How not to write templates for bootstrap

Few people are writing a website design from scratch - why, if there are a bunch of great CSS frameworks? The most popular among them is bootstrap. Nevertheless, everyone wants the site to look unique, not like the others - so they often stick over (to the best of possibilities) a free or paid template, or their own UI kit.

I also want to talk about some problems that (unfortunately) occur even in paid templates, not to mention our solutions. The text below does not claim to be unique, and is unlikely to be of interest to experienced developers, but may be useful for novice front-end vendors, web designers and web developers with a wide profile. So, if you're still interested, welcome!

We have historically ...

As a rule, if a site is developed over a long period of time, the requirements for its appearance change regularly. If, in addition to this, programmers regularly change on it - then the code (in our case - css) turns into a mess. Somewhere bootstrap classes, template classes in places, all this is diluted with crutches of several generations of layout designers and seasoned with inline styles. Attempts to change something or add new ones lead to long magical games in “guess which classes in which places you need to put in this html block!”. I want to throw everything out and rewrite it from scratch. But I, in fact, looked just to quickly add new fields to the form, I have enough tasks on the backend ... Actually, the reason that prompted me to write this article, we will consider in the first example.

Input Size

So, we have a standard view of form elements, which we want to change a little, for example, to reduce the height. What are some ways to do this so that the inputs match the UI whale?

You can insert inline styles! It will be so much fun - then copy all this footwoman in every input!

Someone laughs, but I regularly see such decisions. Fortunately, not in this case, but it happens. What happens if we do this? You will have to copy long descriptions of styles into each input, inflating the template and making it less readable.

We will write our own class in which we will describe the necessary height settings, and at the same time we will change the font size!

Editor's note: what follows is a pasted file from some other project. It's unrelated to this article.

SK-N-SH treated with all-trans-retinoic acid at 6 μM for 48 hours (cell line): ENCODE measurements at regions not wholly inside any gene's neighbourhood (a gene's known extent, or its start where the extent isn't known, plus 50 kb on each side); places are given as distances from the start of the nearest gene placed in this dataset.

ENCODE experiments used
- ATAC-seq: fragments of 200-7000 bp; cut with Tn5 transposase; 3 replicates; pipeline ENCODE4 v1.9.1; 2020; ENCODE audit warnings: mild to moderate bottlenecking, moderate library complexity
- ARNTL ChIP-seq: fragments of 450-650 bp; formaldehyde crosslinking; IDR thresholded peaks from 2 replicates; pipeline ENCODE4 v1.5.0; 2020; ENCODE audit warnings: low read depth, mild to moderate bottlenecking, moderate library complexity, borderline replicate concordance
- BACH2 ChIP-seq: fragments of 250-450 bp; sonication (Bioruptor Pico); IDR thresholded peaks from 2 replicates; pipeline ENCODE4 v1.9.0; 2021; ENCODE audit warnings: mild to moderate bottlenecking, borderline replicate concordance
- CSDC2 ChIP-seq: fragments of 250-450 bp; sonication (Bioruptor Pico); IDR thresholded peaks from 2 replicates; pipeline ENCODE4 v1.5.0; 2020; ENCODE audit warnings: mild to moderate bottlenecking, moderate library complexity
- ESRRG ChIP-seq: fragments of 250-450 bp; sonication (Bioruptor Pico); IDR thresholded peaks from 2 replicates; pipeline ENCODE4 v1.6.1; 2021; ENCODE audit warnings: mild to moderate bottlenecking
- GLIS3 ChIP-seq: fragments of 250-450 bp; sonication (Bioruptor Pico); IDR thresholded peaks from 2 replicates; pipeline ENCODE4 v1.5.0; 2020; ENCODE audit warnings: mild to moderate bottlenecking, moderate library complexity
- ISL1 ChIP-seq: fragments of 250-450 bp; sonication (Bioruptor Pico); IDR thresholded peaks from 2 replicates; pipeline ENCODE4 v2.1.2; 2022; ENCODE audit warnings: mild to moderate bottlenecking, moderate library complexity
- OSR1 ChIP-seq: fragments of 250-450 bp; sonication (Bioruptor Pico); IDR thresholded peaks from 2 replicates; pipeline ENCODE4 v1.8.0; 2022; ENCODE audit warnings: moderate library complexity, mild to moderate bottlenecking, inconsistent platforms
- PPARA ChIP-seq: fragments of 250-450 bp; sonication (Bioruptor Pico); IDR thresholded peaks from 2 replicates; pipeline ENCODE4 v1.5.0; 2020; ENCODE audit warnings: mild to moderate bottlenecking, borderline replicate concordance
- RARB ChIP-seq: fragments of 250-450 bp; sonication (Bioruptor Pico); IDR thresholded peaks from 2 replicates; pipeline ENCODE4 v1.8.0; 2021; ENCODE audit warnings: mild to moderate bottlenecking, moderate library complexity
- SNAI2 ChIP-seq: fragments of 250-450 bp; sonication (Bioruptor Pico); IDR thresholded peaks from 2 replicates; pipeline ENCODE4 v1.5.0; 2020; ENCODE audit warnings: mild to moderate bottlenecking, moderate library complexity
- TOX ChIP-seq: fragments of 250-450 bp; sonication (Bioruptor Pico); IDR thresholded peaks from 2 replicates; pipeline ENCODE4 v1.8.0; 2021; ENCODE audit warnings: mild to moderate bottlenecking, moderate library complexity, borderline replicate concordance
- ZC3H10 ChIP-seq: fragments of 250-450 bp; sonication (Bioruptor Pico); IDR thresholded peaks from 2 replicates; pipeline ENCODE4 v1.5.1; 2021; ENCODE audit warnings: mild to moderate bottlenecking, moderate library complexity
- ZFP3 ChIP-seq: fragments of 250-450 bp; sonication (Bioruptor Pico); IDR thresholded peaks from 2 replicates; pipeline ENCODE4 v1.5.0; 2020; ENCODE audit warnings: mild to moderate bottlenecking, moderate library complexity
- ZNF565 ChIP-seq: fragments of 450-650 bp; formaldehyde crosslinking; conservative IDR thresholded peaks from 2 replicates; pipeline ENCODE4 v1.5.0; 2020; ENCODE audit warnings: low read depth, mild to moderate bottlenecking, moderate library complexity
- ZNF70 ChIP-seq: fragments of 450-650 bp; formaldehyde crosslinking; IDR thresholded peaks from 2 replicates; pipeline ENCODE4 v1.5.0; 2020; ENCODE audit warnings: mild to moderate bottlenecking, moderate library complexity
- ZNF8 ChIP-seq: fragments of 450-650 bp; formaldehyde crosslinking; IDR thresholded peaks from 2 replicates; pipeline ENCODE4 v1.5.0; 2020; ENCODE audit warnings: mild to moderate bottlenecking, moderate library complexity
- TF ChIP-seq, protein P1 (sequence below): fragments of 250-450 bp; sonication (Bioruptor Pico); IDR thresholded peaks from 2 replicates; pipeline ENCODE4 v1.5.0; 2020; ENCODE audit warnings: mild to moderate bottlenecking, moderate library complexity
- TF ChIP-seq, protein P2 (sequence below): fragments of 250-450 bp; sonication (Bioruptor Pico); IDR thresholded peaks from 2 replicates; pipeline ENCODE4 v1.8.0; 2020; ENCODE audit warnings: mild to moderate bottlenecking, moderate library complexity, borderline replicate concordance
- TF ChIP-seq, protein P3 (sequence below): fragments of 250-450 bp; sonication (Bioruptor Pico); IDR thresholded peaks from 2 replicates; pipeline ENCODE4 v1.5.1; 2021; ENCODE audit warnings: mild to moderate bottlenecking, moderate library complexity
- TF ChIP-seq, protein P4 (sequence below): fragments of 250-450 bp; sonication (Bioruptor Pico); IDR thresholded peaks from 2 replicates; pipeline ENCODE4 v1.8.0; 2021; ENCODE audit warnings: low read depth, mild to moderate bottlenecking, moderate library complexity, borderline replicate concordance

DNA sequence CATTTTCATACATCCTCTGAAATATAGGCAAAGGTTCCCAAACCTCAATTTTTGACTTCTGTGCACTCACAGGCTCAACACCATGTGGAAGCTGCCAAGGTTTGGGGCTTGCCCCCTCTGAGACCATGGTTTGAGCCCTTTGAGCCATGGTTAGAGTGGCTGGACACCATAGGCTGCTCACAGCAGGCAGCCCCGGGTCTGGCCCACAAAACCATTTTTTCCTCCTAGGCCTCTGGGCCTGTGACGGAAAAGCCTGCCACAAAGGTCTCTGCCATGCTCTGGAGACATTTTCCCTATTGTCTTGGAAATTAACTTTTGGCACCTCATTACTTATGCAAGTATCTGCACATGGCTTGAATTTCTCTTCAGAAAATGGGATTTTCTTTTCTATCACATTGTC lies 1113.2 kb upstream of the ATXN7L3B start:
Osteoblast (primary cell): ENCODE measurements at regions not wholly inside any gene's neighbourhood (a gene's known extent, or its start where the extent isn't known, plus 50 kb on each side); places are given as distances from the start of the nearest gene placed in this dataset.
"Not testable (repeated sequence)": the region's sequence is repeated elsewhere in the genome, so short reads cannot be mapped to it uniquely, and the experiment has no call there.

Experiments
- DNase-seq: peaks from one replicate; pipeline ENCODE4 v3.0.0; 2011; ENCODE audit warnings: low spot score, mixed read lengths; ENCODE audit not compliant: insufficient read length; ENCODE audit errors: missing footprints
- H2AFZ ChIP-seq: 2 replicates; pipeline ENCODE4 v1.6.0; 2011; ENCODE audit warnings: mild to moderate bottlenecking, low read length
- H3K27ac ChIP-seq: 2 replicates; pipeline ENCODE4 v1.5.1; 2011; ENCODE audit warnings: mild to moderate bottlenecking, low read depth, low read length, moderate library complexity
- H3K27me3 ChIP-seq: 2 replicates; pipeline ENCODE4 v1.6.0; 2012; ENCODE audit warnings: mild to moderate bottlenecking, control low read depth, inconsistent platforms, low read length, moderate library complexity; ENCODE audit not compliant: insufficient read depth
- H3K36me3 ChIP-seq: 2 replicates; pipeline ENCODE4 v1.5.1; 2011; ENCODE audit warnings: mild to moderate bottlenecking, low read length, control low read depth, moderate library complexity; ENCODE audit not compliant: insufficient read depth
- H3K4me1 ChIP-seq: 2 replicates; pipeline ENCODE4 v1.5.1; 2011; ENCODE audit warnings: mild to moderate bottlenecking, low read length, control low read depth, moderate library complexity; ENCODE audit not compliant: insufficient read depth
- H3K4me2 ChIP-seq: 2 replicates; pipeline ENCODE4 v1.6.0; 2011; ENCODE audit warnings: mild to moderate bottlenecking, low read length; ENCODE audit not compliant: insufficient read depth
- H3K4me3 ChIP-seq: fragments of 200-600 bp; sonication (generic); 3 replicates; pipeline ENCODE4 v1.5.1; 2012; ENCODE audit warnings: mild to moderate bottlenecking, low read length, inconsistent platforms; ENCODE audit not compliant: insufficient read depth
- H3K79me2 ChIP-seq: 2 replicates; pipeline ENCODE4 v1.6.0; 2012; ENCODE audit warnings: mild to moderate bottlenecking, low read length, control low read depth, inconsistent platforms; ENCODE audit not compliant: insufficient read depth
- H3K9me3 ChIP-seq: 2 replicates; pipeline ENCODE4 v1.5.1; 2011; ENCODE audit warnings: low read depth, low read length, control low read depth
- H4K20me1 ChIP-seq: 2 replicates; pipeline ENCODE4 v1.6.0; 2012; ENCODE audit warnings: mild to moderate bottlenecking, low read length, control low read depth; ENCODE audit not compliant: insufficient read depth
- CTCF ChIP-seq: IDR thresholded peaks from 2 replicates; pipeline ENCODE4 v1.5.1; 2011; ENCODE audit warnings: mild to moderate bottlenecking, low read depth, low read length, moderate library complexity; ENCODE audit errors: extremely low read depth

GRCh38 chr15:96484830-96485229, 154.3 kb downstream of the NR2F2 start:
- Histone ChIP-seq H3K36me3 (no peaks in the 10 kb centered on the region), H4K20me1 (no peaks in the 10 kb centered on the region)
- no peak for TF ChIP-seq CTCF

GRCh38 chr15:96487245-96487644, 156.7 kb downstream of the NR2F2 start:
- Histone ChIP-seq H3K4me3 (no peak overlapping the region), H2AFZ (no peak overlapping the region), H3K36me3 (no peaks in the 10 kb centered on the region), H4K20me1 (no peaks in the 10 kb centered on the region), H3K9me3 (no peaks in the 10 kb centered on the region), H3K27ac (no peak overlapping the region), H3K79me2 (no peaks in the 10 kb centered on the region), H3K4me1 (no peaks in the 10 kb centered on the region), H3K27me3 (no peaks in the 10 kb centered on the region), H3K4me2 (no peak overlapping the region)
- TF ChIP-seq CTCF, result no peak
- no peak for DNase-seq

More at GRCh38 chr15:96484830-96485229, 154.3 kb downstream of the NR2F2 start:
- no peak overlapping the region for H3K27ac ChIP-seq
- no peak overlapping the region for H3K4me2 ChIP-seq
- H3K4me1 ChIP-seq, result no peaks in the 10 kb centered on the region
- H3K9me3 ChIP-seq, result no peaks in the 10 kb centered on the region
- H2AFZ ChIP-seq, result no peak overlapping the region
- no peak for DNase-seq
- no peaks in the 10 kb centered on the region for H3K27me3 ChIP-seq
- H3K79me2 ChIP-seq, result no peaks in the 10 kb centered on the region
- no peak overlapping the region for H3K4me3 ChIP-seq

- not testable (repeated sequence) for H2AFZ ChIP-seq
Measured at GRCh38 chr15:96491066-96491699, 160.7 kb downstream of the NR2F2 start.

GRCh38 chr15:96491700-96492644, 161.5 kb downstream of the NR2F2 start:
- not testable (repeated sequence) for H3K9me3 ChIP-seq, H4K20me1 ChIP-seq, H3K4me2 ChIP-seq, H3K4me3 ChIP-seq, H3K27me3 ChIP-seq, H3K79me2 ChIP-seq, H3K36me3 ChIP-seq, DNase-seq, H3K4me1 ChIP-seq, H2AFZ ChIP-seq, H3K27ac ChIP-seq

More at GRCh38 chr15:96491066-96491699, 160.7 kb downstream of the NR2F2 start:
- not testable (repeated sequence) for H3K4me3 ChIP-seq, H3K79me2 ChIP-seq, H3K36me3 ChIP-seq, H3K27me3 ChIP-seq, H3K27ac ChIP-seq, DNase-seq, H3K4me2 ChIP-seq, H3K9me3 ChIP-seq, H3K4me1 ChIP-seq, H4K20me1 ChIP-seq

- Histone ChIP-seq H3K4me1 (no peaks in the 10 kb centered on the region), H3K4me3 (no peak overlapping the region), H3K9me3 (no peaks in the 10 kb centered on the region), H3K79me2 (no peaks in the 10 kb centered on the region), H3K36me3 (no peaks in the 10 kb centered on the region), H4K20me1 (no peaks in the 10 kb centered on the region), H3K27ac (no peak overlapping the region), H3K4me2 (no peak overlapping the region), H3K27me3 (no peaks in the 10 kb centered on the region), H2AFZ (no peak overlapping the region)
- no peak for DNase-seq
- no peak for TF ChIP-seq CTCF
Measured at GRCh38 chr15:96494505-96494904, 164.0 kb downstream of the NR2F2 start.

Yes. This is it. "H40_px-16". From the name of the class is immediately clear what he does? It was about this that I met in my uniform when I tried to understand why the new inputs were slightly thicker than necessary. I looked at the code in the same template, and found it. What consequences await us in this case? In principle, nothing critical. In each class of form elements, in addition to form-control, we will add h40_px-16. Need to memorize, or document. And if the requirement appears all the elements of the form to do with a green background? Just add one more class, “b_g”. And then another ...

Expand existing classes for form elements?

I rarely see this decision, although it seems to me that it is on the surface. And in my opinion - the most correct. This allows us to save on the number of classes that need to be specified in the element, but the most important thing is that it reduces the amount of confusion among developers who are trying to work with this code. If the required change affects all elements of this type, we simply add our own set of rules for form-control, and all inputs change their height, font, background, etc.

Custom solution

In accordance with the UI whale, you need to add to the site an innovative, previously never seen solution! And it is written from scratch. Seriously? No, I can allow this if you are using pureCSS - a good, but minimalistic framework - and you need to implement something that is not included. But if you are using bootstrap - with an extremely high probability you just need to re-read the documentation.